Justice Dept. ripped on 9/11 benefit case

Glenn Winuk

Source: http://www.nydailynews.com/news/2007/06/28/2007-06-28_justice_dept_ripped_on_911_benefit_case.html?ref=rss

Justice Dept. ripped on 9/11 benefit case


Posted Thursday, June 28th 2007, 4:00 AM

A federal judge slammed as "arbitrary" the government's denial of survivor benefits to a longtime Jericho volunteer firefighter killed at the World Trade Center on 9/11.

Federal Claims Court Judge Marian Blank Horn said the federal government should have recognized the volunteer firefighter status of Glenn Winuk. Her decision cleared the way for his family to receive $250,000.

"It's not about the money. It's never been about the money. It's about recognizing the sacrifice this man made," said attorney Andrew Maloney, who worked pro bono for Winuk's parents.

Winuk, 40, was not married and had no children.

Winuk, a successful lawyer and volunteer firefighter for the Jericho Fire Department for 19 years, ran from his office at the Holland and Knight Law firm at John St. and Broadway with medic bag in hand when the first jet struck the twin towers on 9/11.

His body was found in March 2002 with the bag by his side.

The Justice Department refused to acknowledge his public safety officer status because technically Winuk had "associate" status, as opposed to active status as a volunteer firefighter.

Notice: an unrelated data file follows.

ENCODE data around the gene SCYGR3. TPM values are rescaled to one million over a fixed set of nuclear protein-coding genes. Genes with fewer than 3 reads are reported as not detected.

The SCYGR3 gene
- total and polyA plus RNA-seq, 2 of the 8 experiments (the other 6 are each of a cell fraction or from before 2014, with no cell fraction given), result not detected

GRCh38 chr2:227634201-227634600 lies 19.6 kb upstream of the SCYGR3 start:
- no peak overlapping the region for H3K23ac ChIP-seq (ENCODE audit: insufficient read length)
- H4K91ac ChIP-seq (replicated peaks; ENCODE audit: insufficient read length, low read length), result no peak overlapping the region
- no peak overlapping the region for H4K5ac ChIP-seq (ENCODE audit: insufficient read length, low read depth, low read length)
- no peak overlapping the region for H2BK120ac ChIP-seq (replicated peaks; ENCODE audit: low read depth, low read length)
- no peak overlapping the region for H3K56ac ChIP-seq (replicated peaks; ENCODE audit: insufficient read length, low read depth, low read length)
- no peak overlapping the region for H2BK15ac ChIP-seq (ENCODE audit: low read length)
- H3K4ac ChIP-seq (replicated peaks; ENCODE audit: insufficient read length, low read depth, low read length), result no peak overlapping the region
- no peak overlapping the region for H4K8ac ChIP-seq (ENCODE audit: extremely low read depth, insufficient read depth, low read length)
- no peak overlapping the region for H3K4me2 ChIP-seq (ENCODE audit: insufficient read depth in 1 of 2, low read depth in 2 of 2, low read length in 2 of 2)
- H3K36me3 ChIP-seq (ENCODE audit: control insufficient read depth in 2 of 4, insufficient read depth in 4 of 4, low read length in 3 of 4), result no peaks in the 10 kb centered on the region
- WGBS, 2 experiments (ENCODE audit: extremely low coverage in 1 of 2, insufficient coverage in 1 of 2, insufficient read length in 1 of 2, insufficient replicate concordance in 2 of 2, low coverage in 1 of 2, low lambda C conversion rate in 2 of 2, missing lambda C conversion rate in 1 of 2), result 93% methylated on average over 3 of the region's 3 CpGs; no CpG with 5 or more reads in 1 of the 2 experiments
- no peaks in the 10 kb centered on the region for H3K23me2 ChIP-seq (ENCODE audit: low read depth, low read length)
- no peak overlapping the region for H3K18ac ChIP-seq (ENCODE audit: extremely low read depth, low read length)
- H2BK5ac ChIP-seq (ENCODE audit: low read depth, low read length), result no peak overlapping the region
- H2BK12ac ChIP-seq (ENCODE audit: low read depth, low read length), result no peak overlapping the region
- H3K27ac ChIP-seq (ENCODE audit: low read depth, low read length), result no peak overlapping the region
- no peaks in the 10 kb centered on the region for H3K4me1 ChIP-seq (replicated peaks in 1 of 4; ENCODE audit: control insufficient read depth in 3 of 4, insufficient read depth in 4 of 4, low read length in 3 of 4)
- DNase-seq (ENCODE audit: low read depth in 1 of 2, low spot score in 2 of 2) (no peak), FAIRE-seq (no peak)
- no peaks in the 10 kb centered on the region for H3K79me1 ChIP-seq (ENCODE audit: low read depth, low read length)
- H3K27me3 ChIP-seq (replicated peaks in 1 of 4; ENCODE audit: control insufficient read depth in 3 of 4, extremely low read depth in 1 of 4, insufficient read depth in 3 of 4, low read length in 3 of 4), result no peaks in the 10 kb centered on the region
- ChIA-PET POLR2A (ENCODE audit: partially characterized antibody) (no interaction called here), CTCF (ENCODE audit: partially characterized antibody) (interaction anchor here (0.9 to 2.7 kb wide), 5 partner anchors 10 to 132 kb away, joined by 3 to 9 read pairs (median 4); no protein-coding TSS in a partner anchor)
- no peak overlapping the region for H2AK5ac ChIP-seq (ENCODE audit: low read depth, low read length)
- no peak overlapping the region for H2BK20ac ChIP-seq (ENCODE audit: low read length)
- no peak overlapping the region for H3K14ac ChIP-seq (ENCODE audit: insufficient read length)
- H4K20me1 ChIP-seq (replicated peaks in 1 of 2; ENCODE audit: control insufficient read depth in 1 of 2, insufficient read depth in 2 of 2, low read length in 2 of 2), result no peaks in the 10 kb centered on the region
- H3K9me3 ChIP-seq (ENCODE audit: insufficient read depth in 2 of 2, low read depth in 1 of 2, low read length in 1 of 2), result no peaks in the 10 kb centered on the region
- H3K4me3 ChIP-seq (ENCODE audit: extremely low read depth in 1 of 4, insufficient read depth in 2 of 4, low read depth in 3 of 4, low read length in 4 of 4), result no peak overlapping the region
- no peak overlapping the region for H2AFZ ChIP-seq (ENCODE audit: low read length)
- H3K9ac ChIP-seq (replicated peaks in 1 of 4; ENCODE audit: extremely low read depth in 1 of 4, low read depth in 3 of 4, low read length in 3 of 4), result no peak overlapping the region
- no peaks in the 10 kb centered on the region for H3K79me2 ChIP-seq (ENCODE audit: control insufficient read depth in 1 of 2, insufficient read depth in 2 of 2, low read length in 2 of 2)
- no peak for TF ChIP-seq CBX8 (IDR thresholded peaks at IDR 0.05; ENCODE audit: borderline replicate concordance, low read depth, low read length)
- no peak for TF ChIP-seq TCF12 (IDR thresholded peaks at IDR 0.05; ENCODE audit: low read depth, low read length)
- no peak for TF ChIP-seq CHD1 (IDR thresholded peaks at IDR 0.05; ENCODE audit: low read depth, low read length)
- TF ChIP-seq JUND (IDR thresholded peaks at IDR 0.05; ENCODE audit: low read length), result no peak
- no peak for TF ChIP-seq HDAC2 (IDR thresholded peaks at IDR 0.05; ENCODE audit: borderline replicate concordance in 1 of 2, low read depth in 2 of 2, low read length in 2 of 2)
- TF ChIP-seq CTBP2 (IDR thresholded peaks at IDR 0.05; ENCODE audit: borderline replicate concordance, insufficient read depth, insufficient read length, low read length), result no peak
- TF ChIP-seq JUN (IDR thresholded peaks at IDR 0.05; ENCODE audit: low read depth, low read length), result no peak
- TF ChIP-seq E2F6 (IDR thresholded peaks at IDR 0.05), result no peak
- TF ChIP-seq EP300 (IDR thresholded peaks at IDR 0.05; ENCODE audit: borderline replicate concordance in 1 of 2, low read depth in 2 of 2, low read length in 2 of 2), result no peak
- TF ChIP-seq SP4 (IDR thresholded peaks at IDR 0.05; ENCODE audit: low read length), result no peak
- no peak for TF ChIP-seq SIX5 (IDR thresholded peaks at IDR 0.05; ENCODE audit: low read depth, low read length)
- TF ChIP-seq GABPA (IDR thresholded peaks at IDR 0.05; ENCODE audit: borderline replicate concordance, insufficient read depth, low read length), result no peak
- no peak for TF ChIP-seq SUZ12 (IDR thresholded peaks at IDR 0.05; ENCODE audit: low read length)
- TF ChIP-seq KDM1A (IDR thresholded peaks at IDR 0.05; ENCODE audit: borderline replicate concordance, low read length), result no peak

Winuk's case was bolstered by strong letters of support from Sen. Hillary Clinton, former Mayor Rudolph Giuliani, Rep. Peter King (R-Seaford) and former FDNY Commissioner Thomas Von Essen, said Maloney.

Former Gov. George Pataki signed a bill in 2005 stating that Winuk "was an active member of the Jericho Fire Department," and saying his family "shall be eligible for all benefits."

The Justice Department was not swayed by the legislation, thus forcing the lawsuit.

"It's pathetic. I hope the Justice Department will not appeal this very long awaited, appropriate decision," said Von Essen, adding that Winuk "acted instinctively just like a career firefighter, and ran toward danger when everyone else was running away from it."

King said, "It was tragic enough that [the Winuks] lost their son, but then have his own government deny him is terrible. Justice and decency demand this decision. There should be no appeal."

It is unclear whether the Justice Department will appeal the ruling.

"It's not about winning or losing. It's about justice, and I hope they see this as a just result and not appeal," Maloney said.